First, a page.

HENRY: Well, it's hard, frankly, to point to something, what the president can bring home as what they call a deliverable. He thinks it's sort of a goodwill mission. He's opening doors. But to bring something concrete back, items hard to find something.

Behind the scenes, U.S. officials are saying they believe they are actually getting somewhere on climate change. They believe that there's going to be some momentum in Copenhagen next month because of the conversations President Obama has been having with President Hu.

These are the world's two biggest emitters of greenhouse gases. They think they're going to actually get something done in Copenhagen. I can tell you, a lot of environmental groups back in the U.S. very skeptical because here on this trip, what the leaders were basically saying is they no longer expect to get a treaty in Copenhagen. They expect to at least make a small bit of progress for more negotiations down the road.

That's not what environmentalists want. They want to finally see some action -- Wolf.

BLITZER: Ed Henry traveling with the president in Beijing -- Ed, thanks very much.

This important programming note to our viewers: Ed is getting ready. It's already Wednesday morning in Beijing. In a few hours, he's going to be sitting down with the president of the United States to talk about his Asia trip. That one-on-one interview will air tomorrow on "AMERICAN MORNING" starting at 6:00 a.m. Eastern, only, only here on CNN.

Now to one mother in uniform vs. the United States military. She's in hot water for failing to deploy to Afghanistan because she says she had no one to take care of her baby.

Brian Todd is looking at this story for us. This is an emotional one, Brian, with no simple answers.

BRIAN TODD, CNN CORRESPONDENT: That's right, Wolf. This young mother says everything she tried on do to take care of her young son and to arrange for his care had fallen through, and she had no one to turn to. Army officials say she committed misconduct, and they're investigating.



TODD: Kamani Hutchinson, less than a year old and caught up in a high-profile dispute between his mom and the U.S. Army. Kamani's mom, Specialist Alexis Hutchinson, is restricted to her post at Fort Stewart, Georgia.

A single mother, she is under investigation by the Army after missing her deployment to Afghanistan earlier this month. An official at Fort Stewart tells CNN, Specialist Hutchinson showed up practically on the eve of her deployment and said her family care plan had fallen through, that she couldn't find anyone to care for Kamani.

The official wouldn't discuss possible charges she could face, but her civilian lawyer did with CNN affiliate KGO.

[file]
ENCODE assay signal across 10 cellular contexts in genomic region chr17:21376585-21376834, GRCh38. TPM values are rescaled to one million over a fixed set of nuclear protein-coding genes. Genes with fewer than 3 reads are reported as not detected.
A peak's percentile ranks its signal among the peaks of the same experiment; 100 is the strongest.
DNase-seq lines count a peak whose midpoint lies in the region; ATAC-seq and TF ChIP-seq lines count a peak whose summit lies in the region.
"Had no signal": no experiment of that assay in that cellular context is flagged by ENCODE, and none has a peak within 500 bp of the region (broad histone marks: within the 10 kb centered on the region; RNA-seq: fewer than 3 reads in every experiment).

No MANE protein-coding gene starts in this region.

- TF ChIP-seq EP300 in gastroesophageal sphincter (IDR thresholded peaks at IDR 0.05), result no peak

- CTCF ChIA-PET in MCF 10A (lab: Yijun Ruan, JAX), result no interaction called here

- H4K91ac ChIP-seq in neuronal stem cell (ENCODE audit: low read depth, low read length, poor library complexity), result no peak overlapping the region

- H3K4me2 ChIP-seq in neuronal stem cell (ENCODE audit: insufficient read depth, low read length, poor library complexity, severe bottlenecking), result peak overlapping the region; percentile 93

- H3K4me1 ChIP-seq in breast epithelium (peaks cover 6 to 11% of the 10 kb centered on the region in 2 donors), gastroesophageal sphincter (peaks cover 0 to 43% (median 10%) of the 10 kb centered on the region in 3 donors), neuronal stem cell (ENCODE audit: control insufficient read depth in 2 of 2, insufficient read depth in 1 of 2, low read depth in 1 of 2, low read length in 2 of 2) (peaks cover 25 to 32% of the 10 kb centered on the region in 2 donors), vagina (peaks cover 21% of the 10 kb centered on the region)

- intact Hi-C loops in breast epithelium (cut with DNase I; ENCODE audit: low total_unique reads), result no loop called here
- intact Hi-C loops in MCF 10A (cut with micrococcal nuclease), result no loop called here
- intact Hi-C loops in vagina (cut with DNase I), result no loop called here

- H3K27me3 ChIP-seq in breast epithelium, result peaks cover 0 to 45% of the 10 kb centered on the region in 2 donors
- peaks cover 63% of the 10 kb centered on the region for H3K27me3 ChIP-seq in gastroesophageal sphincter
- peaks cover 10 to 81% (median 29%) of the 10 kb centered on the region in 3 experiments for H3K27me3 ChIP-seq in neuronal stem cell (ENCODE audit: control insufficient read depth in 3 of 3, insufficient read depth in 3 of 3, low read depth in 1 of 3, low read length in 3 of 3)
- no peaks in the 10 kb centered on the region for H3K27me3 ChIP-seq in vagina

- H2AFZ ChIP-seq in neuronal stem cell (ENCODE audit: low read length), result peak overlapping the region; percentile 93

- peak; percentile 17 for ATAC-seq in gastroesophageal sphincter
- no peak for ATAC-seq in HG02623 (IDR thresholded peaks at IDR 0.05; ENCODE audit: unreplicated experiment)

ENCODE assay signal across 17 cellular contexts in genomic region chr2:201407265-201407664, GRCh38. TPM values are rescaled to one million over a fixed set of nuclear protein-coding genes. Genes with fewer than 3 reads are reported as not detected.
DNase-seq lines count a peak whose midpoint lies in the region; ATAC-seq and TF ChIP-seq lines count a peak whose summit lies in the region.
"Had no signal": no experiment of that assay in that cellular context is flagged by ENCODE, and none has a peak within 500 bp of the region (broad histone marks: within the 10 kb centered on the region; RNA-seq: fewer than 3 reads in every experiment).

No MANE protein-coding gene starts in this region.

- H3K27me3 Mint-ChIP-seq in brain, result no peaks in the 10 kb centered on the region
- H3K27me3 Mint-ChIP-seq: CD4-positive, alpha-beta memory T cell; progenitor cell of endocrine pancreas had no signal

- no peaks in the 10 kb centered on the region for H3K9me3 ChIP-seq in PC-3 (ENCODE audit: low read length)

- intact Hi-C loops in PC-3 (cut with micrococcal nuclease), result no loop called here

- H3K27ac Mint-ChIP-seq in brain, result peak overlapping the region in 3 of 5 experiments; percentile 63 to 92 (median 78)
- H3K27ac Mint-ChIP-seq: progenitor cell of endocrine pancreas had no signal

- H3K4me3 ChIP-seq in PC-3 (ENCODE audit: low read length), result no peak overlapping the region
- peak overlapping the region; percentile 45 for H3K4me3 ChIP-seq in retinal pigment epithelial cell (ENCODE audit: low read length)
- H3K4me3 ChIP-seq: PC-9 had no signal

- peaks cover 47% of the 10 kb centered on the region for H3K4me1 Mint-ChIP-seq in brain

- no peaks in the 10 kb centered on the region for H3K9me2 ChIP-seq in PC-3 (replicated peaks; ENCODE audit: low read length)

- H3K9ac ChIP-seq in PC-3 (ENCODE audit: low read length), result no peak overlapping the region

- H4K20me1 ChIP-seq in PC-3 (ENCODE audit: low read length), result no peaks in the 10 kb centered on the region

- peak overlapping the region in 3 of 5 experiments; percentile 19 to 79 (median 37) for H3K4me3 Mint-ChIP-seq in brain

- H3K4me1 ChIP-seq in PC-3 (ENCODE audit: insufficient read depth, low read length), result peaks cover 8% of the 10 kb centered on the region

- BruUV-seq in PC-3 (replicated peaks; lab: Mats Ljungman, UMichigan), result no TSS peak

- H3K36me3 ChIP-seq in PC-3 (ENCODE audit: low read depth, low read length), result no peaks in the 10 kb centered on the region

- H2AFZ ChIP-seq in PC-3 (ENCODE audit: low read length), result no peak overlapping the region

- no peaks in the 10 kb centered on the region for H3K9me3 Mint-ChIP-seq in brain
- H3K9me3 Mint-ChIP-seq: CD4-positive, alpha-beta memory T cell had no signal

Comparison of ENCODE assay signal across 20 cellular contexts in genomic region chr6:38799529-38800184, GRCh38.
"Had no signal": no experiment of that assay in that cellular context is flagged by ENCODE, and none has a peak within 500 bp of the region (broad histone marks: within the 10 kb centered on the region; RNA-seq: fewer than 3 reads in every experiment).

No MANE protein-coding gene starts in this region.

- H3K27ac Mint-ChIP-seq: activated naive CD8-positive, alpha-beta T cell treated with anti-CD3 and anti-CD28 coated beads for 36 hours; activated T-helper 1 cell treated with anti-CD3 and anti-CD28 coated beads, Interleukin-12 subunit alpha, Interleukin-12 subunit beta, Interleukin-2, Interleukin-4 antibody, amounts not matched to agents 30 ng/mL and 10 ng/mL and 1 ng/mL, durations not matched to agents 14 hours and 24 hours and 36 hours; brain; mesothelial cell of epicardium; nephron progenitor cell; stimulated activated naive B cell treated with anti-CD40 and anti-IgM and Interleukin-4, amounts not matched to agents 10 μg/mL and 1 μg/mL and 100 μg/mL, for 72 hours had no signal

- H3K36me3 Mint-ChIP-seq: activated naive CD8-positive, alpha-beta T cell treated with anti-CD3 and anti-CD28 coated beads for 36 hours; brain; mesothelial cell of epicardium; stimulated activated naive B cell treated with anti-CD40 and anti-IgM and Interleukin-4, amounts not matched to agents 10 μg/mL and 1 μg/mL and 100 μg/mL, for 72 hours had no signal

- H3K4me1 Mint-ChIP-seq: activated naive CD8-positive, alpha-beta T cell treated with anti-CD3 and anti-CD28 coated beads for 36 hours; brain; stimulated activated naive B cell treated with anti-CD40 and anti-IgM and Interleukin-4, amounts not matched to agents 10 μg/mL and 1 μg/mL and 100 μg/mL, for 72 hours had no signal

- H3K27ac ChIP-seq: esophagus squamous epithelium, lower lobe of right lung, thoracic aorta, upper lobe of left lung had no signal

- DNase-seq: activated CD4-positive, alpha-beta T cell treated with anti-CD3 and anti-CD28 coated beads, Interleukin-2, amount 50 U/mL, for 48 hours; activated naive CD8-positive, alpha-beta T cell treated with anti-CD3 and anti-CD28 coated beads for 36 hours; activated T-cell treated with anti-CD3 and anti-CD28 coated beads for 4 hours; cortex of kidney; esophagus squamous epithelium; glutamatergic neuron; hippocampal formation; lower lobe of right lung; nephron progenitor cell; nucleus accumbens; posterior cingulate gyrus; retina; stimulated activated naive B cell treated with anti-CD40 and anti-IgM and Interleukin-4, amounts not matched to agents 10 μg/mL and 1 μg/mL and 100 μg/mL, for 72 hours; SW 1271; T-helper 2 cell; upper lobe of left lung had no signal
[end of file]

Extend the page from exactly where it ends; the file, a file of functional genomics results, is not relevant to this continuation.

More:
RAI SUE SUSSMAN, ATTORNEY FOR SPECIALIST ALEXIS HUTCHINSON: AWOL, missing movement, desertion, failure to have a family care plan, and disobeying an officer.

TODD: The attorney told CNN, the Army threatened to court- martial Hutchinson if she didn't deploy after reneging on a promise to give her more time to find care for her son. A spokesman at Fort Stewart emphatically denies both claims.

KEVIN LARSON, SPOKESMAN FOR FORT STEWART: The Army did give her a 30-day extension and like all soldiers was given plenty of time to work out another care plan.

HENRY: Kevin Larson says Hutchinson's Army unit has known for months that it would deploy to Afghanistan, that she was given an extension back about August and September, and that it wasn't until the last moment that she told them she had no one to care for her son.

Hutchinson had tried to place him with her mother, Angelique Hughes. Hughes initially tried, but she said she couldn't handle it because she had other relatives in her care, plus a home day care operation.

Still, with his mother under restriction, Kamani is now back with his grandmother.

UNIDENTIFIED FEMALE: I'm spreading myself thin. And then I deal with kids all day long, so I have not a break in between anywhere.

TODD: I asked former Air Force JAG officer Michelle McClure (ph) about this case.

(on camera): Does Specialist Hutchinson have a legal or regulatory leg to stand on in this case? UNIDENTIFIED FEMALE: Most likely not. I mean, when soldiers are ordered to deploy, and single soldiers included, they have to have a family care plan in place if they are single or military married to military, and they need to implement that.


TODD: And it says so right here in black and white. This is military form DA-5305, the family care plan, each soldier has to agree to when they sign up. It says if they don't essentially have a plan to take care of their kids when they're deployed, they could face disciplinary action.

Then in a checkoff space for soldiers it says -- quote -- "If arrangements for the care of my family members fail to work, I am not automatically excused from prescribed duties, unit deployment or reassignment."

Wolf, it says so here. At some point, this specialist had to have seen some of these forms.

BLITZER: What legal strategy could her lawyer or lawyers use?